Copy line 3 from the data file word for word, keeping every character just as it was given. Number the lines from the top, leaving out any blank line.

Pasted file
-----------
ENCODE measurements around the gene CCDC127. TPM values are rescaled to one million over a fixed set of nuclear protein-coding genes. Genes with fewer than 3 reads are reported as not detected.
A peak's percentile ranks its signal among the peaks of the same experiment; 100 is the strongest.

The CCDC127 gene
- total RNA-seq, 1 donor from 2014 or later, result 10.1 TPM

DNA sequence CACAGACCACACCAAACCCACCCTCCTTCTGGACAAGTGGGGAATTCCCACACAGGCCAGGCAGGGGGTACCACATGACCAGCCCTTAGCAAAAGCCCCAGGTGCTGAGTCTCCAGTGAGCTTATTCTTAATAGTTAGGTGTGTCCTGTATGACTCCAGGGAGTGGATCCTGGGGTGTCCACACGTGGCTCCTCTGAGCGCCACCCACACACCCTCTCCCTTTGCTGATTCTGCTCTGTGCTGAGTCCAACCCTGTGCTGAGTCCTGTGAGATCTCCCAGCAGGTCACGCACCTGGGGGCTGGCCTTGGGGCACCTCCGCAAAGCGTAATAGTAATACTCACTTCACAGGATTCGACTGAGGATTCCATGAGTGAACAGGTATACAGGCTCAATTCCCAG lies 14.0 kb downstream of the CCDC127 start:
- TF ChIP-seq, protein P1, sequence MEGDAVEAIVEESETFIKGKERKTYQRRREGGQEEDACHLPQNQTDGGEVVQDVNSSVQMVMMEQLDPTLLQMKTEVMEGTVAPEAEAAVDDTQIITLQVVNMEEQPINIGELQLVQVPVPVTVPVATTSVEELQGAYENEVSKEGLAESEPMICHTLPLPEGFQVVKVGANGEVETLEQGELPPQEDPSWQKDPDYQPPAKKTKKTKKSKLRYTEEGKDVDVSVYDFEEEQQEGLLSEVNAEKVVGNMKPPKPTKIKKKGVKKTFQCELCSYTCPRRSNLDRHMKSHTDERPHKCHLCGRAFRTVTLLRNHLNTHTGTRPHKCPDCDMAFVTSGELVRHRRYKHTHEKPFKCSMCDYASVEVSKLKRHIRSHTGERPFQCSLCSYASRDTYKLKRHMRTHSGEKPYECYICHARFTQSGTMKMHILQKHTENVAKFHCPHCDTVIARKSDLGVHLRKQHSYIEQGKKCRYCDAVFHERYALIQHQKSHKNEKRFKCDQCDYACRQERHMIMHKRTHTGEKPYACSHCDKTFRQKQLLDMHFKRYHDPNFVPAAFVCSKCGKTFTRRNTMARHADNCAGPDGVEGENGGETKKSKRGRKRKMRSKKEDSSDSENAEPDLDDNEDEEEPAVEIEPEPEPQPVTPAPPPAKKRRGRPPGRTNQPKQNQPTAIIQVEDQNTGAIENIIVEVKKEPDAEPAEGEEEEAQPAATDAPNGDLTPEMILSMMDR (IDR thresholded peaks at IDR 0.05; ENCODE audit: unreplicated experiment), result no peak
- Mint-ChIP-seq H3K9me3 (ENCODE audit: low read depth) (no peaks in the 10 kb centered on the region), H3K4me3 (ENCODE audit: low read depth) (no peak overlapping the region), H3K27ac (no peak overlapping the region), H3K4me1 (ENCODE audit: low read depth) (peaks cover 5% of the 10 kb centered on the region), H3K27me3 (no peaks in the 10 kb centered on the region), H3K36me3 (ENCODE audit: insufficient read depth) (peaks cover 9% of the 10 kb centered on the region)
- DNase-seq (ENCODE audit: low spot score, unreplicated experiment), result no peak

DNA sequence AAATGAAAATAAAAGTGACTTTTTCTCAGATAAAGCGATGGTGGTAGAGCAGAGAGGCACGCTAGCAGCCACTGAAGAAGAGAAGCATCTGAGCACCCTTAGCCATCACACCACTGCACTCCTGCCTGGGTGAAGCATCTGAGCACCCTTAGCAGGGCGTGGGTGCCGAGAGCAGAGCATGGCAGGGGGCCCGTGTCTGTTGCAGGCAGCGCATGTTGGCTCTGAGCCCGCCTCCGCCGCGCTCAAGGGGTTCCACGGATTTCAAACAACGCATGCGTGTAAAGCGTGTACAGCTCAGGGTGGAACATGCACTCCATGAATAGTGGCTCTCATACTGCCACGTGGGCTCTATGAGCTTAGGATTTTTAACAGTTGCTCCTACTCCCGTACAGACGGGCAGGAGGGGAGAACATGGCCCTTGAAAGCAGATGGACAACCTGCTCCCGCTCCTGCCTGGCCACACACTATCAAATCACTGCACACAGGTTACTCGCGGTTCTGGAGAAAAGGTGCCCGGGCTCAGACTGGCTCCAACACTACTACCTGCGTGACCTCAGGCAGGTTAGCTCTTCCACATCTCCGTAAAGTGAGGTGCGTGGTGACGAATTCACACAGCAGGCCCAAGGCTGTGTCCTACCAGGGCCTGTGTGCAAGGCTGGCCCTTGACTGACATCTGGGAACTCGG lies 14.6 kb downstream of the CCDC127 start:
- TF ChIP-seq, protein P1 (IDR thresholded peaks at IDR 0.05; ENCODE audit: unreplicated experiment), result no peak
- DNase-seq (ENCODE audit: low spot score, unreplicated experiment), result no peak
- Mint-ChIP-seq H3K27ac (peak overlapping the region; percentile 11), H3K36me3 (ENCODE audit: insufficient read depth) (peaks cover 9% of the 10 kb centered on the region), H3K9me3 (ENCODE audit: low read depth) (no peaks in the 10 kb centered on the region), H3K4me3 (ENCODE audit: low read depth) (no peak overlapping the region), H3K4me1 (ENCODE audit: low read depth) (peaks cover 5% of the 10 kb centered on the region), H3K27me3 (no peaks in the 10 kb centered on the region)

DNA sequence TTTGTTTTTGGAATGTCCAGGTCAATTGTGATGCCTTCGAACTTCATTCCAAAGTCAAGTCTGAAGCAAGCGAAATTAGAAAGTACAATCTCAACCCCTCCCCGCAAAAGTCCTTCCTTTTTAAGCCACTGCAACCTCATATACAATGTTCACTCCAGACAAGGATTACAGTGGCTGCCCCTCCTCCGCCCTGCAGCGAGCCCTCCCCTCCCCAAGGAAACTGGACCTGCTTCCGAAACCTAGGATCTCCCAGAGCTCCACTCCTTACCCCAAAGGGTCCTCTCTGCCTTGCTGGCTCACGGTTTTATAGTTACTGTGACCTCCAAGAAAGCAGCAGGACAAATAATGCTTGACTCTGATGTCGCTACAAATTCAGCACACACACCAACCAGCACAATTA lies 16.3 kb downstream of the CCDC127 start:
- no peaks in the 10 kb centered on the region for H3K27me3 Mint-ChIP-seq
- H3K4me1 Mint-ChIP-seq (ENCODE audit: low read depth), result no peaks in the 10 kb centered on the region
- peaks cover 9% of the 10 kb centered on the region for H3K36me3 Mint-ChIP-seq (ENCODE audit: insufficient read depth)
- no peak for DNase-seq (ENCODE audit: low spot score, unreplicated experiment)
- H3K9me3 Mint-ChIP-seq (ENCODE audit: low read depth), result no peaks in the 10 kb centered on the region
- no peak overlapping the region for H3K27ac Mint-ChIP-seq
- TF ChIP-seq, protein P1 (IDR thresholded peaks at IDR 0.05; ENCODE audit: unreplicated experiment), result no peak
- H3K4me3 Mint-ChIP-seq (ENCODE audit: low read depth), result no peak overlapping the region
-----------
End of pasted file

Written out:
The CCDC127 gene